Warner Tried To Link Rev-Sharing To DVD Format Shift14 Jun, 2002 By: Joan Villa
SAN ANTONIO -- Warner Home Video tried to tie revenue-sharing deals with Blockbuster to an agreement that Blockbuster's sister company, Paramount Home Entertainment, would release movies in the new DVD format, the supplier's president Warren Lieberfarb testified in a taped deposition shown in the second day of an antitrust trial in U.S. District Court.
Lieberfarb denied, however, that Warner consulted with any studios in setting revenue-sharing terms and said he directed his staff that any changes to Blockbuster's pricing would have to be offered to others.
"All of the agreements that we and Blockbuster attempted to conclude had a condition that Paramount would make its product available on DVD," acknowledged Lieberfarb.
Although Warner had an interest in promoting the new format, the studio ultimately "failed" in getting the DVD concession, he said. " I entered into a revenue-sharing agreement based on sound independent business judgment that revenue-sharing was in the interests of our customers, consumers and our own self," he testified in the deposition taken last June.
But in a line of questioning intended to show that studios did not act independently in setting pricing for independent retailers, plaintiffs' attorney Steve Hackerman produced an internal memo from Warner sales executive John Quinn that recommended Warner "follow the lead" of terms proposed by Buena Vista Home Entertainment.
"The current option for revenue-sharing has retailers keeping 45 percent of the revenue, with 45 percent to the studio and 10 percent to the distributor," the memo said. "Disney's proposal has the retailer keeping 50 percent, 45 percent to the studio, 2 percent to the agent and 3 percent to the distributor. We recommend following their lead, and proposing the same split."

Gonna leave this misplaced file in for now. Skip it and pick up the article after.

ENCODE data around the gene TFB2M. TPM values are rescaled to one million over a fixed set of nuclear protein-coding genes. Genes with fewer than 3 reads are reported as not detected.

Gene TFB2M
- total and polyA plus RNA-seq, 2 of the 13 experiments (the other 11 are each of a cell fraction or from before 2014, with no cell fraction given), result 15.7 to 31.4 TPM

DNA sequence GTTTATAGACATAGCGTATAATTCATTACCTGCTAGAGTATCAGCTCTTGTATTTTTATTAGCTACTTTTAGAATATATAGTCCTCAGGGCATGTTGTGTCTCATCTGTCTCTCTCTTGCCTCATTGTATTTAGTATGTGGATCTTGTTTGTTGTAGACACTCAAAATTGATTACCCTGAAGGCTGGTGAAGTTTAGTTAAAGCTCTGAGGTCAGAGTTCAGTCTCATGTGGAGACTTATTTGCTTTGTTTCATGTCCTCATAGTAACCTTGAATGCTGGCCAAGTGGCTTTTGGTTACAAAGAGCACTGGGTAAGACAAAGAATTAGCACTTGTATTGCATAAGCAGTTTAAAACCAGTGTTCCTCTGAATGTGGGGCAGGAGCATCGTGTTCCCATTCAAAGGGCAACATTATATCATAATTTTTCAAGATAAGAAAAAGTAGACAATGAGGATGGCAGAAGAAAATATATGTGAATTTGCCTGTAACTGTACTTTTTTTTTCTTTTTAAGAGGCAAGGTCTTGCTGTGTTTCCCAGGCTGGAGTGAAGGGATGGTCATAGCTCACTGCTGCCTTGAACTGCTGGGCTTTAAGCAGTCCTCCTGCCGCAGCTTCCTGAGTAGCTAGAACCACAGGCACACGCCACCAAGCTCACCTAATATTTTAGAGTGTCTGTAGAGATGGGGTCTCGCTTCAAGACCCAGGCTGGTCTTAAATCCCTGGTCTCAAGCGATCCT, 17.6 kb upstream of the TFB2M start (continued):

Hackerman produced another internal summary from May 1997, of a meeting set among Quinn, Cardwell and Lieberfarb that outlined "risks" of proposed revenue-sharing with Blockbuster.
"Those retailers buying through distribution would respond negatively to the real or perceived idea that Blockbuster was buying product substantially lower than the competition," the memo stated. It also warned that such deals could "spur government inquiry into video industry pricing practices."
Warner settled with plaintiffs and is no longer a defendant in the case, but the studio's testimony was included to address charges of price fixing and horizontal and vertical conspiracy. Defendants are Blockbuster, 20th Century Fox Home Entertainment, Buena Vista, Columbia TriStar Home Entertainment, Universal Studios Home Video, Paramount and parent Viacom Inc.
Retailer John Merchant, one of the three plaintiffs in the case, testified he built five-store 49'er Video in Sacramento, Calif., during the 1990s and competed successfully as several new Blockbuster stores opened around his locations. After Blockbuster initiated its revenue-sharing programs, however, and used Sacramento to test copy depth with guaranteed rentals, he closed all stores but one and filed for bankruptcy.
"My business declined dramatically," he said. "I took 20 percent to 30 percent hits in my gross revenue." Merchant faces cross examination Friday.
Read about Viacom chief Sumner Redstone's testimony here.